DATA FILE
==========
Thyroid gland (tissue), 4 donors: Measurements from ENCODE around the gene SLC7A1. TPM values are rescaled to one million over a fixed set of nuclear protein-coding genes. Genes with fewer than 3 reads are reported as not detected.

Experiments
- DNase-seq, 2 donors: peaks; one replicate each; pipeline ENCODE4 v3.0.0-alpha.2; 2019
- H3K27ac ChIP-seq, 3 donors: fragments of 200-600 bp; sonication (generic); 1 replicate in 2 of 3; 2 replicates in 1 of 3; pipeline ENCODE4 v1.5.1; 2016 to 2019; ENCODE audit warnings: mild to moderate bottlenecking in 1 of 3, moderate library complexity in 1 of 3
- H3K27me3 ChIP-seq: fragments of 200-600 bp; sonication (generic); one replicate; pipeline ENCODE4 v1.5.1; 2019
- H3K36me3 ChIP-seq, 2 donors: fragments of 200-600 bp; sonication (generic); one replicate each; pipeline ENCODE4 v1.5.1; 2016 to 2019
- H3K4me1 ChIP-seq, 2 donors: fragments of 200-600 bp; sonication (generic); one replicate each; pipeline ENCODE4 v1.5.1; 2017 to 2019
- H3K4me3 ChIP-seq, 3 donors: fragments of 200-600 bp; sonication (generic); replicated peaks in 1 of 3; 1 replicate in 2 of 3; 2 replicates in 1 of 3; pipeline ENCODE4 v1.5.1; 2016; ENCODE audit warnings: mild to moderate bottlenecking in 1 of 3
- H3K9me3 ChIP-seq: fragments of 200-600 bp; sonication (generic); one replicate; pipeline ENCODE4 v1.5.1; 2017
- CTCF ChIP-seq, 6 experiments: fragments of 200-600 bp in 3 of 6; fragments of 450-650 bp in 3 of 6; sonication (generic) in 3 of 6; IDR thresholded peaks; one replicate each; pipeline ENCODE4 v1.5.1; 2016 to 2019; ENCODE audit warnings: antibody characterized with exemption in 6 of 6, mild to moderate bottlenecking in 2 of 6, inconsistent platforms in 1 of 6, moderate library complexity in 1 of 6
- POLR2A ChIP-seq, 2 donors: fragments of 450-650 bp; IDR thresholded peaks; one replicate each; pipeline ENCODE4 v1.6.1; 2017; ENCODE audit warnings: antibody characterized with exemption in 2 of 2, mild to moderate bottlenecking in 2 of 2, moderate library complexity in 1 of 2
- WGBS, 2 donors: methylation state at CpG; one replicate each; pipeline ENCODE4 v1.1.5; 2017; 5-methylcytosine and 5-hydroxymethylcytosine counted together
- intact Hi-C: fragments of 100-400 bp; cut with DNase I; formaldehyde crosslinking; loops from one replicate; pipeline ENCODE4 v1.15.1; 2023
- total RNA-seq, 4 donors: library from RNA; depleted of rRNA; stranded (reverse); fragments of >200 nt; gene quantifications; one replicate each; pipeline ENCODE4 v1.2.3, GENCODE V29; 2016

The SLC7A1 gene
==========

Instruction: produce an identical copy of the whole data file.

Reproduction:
Thyroid gland (tissue), 4 donors: Measurements from ENCODE around the gene SLC7A1. TPM values are rescaled to one million over a fixed set of nuclear protein-coding genes. Genes with fewer than 3 reads are reported as not detected.

Experiments
- DNase-seq, 2 donors: peaks; one replicate each; pipeline ENCODE4 v3.0.0-alpha.2; 2019
- H3K27ac ChIP-seq, 3 donors: fragments of 200-600 bp; sonication (generic); 1 replicate in 2 of 3; 2 replicates in 1 of 3; pipeline ENCODE4 v1.5.1; 2016 to 2019; ENCODE audit warnings: mild to moderate bottlenecking in 1 of 3, moderate library complexity in 1 of 3
- H3K27me3 ChIP-seq: fragments of 200-600 bp; sonication (generic); one replicate; pipeline ENCODE4 v1.5.1; 2019
- H3K36me3 ChIP-seq, 2 donors: fragments of 200-600 bp; sonication (generic); one replicate each; pipeline ENCODE4 v1.5.1; 2016 to 2019
- H3K4me1 ChIP-seq, 2 donors: fragments of 200-600 bp; sonication (generic); one replicate each; pipeline ENCODE4 v1.5.1; 2017 to 2019
- H3K4me3 ChIP-seq, 3 donors: fragments of 200-600 bp; sonication (generic); replicated peaks in 1 of 3; 1 replicate in 2 of 3; 2 replicates in 1 of 3; pipeline ENCODE4 v1.5.1; 2016; ENCODE audit warnings: mild to moderate bottlenecking in 1 of 3
- H3K9me3 ChIP-seq: fragments of 200-600 bp; sonication (generic); one replicate; pipeline ENCODE4 v1.5.1; 2017
- CTCF ChIP-seq, 6 experiments: fragments of 200-600 bp in 3 of 6; fragments of 450-650 bp in 3 of 6; sonication (generic) in 3 of 6; IDR thresholded peaks; one replicate each; pipeline ENCODE4 v1.5.1; 2016 to 2019; ENCODE audit warnings: antibody characterized with exemption in 6 of 6, mild to moderate bottlenecking in 2 of 6, inconsistent platforms in 1 of 6, moderate library complexity in 1 of 6
- POLR2A ChIP-seq, 2 donors: fragments of 450-650 bp; IDR thresholded peaks; one replicate each; pipeline ENCODE4 v1.6.1; 2017; ENCODE audit warnings: antibody characterized with exemption in 2 of 2, mild to moderate bottlenecking in 2 of 2, moderate library complexity in 1 of 2
- WGBS, 2 donors: methylation state at CpG; one replicate each; pipeline ENCODE4 v1.1.5; 2017; 5-methylcytosine and 5-hydroxymethylcytosine counted together
- intact Hi-C: fragments of 100-400 bp; cut with DNase I; formaldehyde crosslinking; loops from one replicate; pipeline ENCODE4 v1.15.1; 2023
- total RNA-seq, 4 donors: library from RNA; depleted of rRNA; stranded (reverse); fragments of >200 nt; gene quantifications; one replicate each; pipeline ENCODE4 v1.2.3, GENCODE V29; 2016

The SLC7A1 gene